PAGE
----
Twitter: @DeptAHG

Instagram: Culture.Heritage.Gaeltacht

Facebook: DepartmentofCultureHeritageGaeltacht
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and

Maura Kiely, CEO, Leave No Trace Ireland

maura@leavenotraceireland.org, 087 9005683

Download the press release HERE

NOTES:

 

Leave No Trace Ireland is Ireland’s only outdoor ethics programme, which promotes the responsible use of the outdoors. Through education, research and partnerships, Leave No Trace Ireland enables and supports individuals, communities, organisations and companies in reducing the environmental impact of outdoor activities.

 

The Department of Rural and Community Development’s mission is “to promote rural and community development and to support vibrant, inclusive and sustainable communities throughout Ireland.” It acts as Secretariat for Comhairle na Tuaithe – the Countryside Council – which is made up of representatives from farming organisations, recreational users of the countryside and State bodies with a responsibility or interest in the countryside.

Comhairle na Tuaithe endorses Leave No Trace.

 

Fáilte Ireland, the national tourism development authority, was established in 2003 to guide and promote tourism as a leading indigenous component of the Irish economy. The tourism and hospitality industry employs an estimated 205,000 people and generates an estimated €5.7 billion in revenue a year.

 

Inland Fisheries Ireland is a statutory body operating under the aegis of the Department of Communications, Climate Action and Environment (DCCAE) and was established under the Fisheries Act on 1st July, 2010. Its principal function is the protection and conservation of the inland fisheries resource. Inland Fisheries Ireland promotes supports, facilitates and advises the Minister on the conservation, protection, management, development and improvement of inland fisheries, including sea angling. Inland Fisheries Ireland also develops policy and national strategies relating to inland fisheries and sea angling and advises the Minister on same.

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Waterways Ireland is one of six North/South Implementation Bodies established under the British-Irish Agreement of 1998. It is the cross-border navigational authority responsible for the management, maintenance, development and promotion of over 1000 km of inland navigable waterways, principally for recreational purposes.

Coillte, Ireland’s largest commercial forestry company manages approximately 7% of the country’s land on a fully sustainable basis. Coillte is the largest supplier of roundwood in Ireland which underpins a vibrant Forestry Sector.The Irish forestry sector supports 12,000 rural based jobs in Ireland, contributes approximately €2.3 billion to the economy every year and has the potential to double in size over the next ten years. Visit www.coillte.ie to learn more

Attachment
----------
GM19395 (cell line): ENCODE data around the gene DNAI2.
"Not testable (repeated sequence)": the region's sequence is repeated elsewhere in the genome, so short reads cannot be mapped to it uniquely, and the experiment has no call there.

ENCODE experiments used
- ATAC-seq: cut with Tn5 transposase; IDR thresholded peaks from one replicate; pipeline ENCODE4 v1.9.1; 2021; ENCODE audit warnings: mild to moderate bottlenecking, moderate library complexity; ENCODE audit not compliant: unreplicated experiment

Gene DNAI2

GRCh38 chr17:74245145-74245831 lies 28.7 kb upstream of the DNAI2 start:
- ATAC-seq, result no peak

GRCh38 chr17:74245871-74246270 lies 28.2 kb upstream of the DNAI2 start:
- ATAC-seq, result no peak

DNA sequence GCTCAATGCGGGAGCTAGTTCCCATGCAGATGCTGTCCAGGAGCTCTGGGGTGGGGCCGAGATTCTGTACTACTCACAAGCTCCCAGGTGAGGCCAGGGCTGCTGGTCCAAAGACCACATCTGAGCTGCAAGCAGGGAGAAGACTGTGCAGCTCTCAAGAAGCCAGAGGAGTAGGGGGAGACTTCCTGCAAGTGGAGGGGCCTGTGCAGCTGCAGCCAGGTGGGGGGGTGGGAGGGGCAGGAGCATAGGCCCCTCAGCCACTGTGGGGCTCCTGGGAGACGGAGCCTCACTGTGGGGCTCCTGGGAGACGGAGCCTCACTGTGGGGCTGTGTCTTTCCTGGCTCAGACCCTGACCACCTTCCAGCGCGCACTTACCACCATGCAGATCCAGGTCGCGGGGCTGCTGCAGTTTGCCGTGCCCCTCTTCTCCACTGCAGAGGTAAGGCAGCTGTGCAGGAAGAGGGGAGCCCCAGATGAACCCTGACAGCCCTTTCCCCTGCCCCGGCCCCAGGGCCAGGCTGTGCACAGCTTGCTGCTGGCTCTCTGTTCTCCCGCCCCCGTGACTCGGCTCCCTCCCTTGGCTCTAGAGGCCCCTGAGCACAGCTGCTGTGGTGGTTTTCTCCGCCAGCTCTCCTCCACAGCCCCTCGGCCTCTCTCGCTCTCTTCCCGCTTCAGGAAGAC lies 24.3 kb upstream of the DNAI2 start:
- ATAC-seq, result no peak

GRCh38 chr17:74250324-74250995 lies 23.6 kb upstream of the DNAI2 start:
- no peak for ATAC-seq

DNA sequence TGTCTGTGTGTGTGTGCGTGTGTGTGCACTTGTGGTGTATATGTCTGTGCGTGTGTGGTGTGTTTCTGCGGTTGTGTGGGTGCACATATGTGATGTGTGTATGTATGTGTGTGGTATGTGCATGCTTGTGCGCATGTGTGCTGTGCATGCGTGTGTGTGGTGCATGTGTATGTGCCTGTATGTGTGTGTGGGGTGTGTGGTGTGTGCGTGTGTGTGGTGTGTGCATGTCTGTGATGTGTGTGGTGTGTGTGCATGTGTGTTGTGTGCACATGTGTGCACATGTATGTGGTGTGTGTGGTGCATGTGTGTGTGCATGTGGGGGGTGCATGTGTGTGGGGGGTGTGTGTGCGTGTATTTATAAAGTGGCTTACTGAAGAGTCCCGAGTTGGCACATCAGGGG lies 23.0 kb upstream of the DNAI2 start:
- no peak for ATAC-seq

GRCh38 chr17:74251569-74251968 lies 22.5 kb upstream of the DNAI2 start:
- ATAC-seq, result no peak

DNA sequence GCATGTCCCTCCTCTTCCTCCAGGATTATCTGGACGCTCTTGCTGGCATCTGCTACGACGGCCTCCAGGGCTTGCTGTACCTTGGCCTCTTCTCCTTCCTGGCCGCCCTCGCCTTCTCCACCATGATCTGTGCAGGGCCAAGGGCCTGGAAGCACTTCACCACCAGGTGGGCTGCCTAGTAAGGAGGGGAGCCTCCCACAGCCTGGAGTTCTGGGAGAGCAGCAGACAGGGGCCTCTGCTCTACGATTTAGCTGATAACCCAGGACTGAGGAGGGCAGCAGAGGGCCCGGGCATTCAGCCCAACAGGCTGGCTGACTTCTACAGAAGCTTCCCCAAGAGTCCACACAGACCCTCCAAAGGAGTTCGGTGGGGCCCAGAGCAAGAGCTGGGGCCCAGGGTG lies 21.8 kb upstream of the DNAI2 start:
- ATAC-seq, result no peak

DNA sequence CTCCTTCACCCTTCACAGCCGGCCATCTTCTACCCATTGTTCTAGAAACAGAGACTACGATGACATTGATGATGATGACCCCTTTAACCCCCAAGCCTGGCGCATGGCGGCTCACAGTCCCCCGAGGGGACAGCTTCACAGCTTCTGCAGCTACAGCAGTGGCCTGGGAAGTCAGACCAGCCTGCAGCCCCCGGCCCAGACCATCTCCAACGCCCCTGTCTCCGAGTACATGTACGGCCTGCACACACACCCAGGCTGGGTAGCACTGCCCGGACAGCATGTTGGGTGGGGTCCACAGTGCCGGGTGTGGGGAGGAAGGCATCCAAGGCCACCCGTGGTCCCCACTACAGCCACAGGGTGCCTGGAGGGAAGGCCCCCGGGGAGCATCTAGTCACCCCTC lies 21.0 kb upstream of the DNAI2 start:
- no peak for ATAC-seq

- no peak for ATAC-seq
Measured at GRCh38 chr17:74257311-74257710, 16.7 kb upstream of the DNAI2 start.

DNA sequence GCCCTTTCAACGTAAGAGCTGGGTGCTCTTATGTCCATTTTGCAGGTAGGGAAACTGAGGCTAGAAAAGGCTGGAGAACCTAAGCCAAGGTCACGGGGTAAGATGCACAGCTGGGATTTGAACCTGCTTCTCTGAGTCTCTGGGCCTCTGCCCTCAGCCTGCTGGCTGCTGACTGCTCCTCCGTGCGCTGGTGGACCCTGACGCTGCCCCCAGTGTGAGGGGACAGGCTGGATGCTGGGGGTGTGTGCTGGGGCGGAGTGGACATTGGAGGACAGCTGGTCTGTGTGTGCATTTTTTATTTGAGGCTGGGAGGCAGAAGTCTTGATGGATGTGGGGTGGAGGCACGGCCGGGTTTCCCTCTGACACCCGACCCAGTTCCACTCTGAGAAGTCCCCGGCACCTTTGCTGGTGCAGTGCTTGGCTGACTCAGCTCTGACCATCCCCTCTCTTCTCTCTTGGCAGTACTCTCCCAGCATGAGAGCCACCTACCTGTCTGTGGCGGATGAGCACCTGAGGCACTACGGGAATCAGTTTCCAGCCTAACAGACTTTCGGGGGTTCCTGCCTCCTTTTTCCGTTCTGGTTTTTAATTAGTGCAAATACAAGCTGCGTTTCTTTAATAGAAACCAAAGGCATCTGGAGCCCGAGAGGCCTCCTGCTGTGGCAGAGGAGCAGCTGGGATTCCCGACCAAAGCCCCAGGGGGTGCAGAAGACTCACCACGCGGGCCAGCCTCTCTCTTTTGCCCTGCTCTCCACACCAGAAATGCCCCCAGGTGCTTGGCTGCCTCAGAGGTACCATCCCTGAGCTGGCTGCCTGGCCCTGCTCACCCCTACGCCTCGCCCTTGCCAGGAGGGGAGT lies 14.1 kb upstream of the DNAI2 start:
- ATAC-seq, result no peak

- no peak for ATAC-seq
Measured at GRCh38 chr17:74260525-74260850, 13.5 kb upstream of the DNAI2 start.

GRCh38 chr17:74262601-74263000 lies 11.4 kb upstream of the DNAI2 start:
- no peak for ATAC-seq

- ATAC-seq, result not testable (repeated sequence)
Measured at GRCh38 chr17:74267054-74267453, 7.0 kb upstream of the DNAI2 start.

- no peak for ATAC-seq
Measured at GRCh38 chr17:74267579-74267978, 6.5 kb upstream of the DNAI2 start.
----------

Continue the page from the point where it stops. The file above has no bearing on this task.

Sport Ireland is the authority tasked with the development of sport in Ireland. This includes participation in sport, high performance sport, anti-doping, coaching and the development of the Sport Ireland Campus.

 

The National Parks and Wildlife Service is part of the Heritage Division of the Department of Culture, Heritage and the Gaeltacht. Its role is respectively overseeing the areas of:

  • Policy and management of National Parks and Reserves, Nature Services strategy, Finance and Regional operational procedures (including enforcement and health and safety).
  • The Wildlife Acts and EU Directive transposition, NATURA Policy, Licensing provisions under the Wildlife Acts, Modernisation of property management, Policy on residential properties in national parks and the Departments Development Applications Unit.
  • Peatland Policy, Turf compensation and relocation schemes, Land Designation, Land restoration/cross compliance.
  • Scientific Support, Biodiversity policy and international issues, CITES and exotic species, Agri-Environment policy and schemes, Marine and aquaculture issues, Education Service and Data management.

 

The Office of Public Works (OPW) is a government office that delivers public services for flood protection, managing government properties and heritage services. A core part of its remit is maintaining and presenting Ireland’s most iconic heritage properties, including Ireland’s two World Heritage Sites, 780 National Monuments and over 2,000 acres of gardens and parklands. It also manages a significant part of the State’s property portfolio and provides accommodation for government departments, over 700 Garda Properties and approximately 550 offices.